IBM posted adjusted earnings of $2.97 per share, which beat analysts' estimated $2.74 per share. Revenue came in at $19.3 billion, however, falling short of Wall Street's projected $19.5 billion.
The company saw declines in all of its of business segments, including its Cognitive Solutions unit, which includes Watson and IBM's artificial intelligence related products. That unit saw its revenue fall 2.5% year-over-year, while IBM's increasingly important Cloud Platforms segment saw its revenue slump 5.1% year-over-year. Revenue for its legacy Systems business dropped 10.4% year-over-year.
The lackluster results mark IBM's 21st consecutive quarter of year-over-year revenue declines.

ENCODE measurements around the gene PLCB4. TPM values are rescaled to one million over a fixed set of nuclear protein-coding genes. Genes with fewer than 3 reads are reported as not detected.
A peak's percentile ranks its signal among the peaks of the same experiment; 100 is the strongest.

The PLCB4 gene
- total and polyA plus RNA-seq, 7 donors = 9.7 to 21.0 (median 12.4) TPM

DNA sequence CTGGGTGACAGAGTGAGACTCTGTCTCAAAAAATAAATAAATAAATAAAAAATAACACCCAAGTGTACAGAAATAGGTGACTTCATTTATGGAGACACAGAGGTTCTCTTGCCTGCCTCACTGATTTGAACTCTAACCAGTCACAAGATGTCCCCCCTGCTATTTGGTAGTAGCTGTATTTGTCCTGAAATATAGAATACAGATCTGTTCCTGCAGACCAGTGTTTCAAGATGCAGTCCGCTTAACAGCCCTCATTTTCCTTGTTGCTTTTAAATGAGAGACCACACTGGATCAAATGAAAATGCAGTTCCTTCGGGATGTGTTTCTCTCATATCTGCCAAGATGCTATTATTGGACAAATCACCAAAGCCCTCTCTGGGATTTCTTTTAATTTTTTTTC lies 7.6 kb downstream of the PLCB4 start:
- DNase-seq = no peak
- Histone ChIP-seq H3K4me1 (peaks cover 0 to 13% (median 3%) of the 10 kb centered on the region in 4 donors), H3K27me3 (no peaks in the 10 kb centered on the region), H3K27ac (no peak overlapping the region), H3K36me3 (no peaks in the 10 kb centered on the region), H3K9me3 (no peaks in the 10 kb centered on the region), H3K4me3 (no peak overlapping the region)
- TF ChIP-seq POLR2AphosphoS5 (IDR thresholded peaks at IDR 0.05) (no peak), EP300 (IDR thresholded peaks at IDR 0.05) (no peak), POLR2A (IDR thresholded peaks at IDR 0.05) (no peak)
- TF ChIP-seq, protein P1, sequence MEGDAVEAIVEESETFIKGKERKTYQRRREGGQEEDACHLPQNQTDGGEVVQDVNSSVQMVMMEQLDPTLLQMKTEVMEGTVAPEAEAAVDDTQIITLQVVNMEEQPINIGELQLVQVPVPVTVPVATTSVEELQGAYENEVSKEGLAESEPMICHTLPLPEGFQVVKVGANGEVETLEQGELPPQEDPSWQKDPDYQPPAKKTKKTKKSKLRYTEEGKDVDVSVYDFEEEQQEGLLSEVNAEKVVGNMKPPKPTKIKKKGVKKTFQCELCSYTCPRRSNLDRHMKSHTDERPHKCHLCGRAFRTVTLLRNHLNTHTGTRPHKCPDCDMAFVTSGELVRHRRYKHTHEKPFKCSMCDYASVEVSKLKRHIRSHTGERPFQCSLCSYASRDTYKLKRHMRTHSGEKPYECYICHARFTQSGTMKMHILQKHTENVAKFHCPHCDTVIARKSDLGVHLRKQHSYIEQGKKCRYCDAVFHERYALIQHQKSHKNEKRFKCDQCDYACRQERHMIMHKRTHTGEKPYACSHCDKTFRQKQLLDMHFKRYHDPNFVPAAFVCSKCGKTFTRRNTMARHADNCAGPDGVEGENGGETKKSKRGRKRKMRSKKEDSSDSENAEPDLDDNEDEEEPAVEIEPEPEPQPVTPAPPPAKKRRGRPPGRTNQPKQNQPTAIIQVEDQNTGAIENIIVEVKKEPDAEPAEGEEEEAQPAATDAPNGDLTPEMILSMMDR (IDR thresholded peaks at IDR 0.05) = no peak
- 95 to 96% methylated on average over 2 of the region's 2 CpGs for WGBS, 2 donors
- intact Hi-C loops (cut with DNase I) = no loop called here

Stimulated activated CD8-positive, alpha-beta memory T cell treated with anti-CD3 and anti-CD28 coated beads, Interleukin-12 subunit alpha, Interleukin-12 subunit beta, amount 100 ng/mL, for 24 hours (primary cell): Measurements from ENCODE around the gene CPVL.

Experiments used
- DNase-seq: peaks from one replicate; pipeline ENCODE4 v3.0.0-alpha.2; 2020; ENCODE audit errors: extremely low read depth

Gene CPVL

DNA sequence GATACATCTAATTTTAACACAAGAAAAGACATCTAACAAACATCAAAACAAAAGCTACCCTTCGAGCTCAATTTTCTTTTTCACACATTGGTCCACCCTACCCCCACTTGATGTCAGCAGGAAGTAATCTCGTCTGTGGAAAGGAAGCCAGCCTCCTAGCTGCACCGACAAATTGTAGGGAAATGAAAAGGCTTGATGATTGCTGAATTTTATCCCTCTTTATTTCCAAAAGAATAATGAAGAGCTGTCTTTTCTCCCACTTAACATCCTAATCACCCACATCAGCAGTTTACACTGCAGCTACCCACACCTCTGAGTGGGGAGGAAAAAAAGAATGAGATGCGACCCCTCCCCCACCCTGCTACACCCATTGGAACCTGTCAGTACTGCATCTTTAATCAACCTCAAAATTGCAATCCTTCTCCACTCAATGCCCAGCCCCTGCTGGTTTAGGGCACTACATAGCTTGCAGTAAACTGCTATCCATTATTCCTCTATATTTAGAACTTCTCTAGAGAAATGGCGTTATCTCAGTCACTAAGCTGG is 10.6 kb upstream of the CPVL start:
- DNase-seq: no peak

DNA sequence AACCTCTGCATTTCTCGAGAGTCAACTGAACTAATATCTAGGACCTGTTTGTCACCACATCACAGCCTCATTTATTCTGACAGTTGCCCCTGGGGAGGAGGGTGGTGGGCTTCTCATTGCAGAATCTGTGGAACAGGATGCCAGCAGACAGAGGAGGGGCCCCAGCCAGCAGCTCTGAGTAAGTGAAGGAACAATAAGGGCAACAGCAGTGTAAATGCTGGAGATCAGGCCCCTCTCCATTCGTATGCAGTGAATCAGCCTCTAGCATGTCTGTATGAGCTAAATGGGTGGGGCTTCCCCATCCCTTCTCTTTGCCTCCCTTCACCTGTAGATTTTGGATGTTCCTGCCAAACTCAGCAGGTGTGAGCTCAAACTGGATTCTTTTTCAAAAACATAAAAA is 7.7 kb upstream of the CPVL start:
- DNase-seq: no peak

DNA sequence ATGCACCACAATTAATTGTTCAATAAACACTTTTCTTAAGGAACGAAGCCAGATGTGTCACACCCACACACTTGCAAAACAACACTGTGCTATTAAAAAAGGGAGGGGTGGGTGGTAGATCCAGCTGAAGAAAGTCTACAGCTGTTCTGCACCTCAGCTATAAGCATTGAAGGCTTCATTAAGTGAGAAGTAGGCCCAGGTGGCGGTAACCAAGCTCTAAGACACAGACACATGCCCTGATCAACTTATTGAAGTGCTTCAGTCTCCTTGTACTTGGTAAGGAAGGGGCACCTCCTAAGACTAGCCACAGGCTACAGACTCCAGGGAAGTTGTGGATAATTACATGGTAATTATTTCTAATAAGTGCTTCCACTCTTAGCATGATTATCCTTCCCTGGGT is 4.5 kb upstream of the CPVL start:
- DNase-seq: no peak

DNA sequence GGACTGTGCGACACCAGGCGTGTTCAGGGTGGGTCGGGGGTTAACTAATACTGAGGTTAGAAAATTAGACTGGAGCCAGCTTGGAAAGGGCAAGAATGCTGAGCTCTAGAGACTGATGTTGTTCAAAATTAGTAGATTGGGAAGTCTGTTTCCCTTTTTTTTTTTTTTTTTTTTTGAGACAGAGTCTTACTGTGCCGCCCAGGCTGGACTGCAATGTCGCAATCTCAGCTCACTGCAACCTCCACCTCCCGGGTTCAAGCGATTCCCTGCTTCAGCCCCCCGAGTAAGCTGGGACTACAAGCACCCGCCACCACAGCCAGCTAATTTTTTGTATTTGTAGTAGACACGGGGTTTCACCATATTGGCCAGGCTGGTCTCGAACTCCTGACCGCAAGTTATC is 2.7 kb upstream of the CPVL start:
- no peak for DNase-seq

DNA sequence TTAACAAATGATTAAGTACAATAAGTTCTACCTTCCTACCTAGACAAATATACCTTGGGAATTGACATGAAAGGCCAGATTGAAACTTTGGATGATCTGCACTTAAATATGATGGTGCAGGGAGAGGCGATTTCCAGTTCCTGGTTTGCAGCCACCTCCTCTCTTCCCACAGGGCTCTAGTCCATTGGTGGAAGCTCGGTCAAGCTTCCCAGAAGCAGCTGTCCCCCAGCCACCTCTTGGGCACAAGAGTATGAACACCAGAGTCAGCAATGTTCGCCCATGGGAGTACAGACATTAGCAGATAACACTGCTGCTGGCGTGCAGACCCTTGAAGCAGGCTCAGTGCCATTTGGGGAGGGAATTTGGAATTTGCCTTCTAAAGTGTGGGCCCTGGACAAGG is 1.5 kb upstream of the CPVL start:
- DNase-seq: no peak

IBM CEO Ginni Rometty has struggled to prove to investors that she can successfully pivot the company away from its traditional PC business and toward newer technologies such as artificial intelligence and cloud computing. So far, Wall Street has largely remained unconvinced that Watson and the cloud are lifting its bottom line. Rometty continued to remain optimistic in a statement on Tuesday.
"We strengthened our position as the enterprise cloud leader and added more of the world's leading companies to the IBM Cloud," Rometty wrote. "We continue to innovate, adding regtech capabilities to our portfolio of Watson offerings; developing solutions based on emerging technologies such as Blockchain; and reinventing the IBM mainframe by enabling clients to encrypt all data, all the time."
For 2017, IBM expects operating (non-GAAP) diluted earnings per share of at least $13.80 and GAAP diluted earnings per share of at least $11.95. It also expects free cash flow to remain relatively flat year-over-year.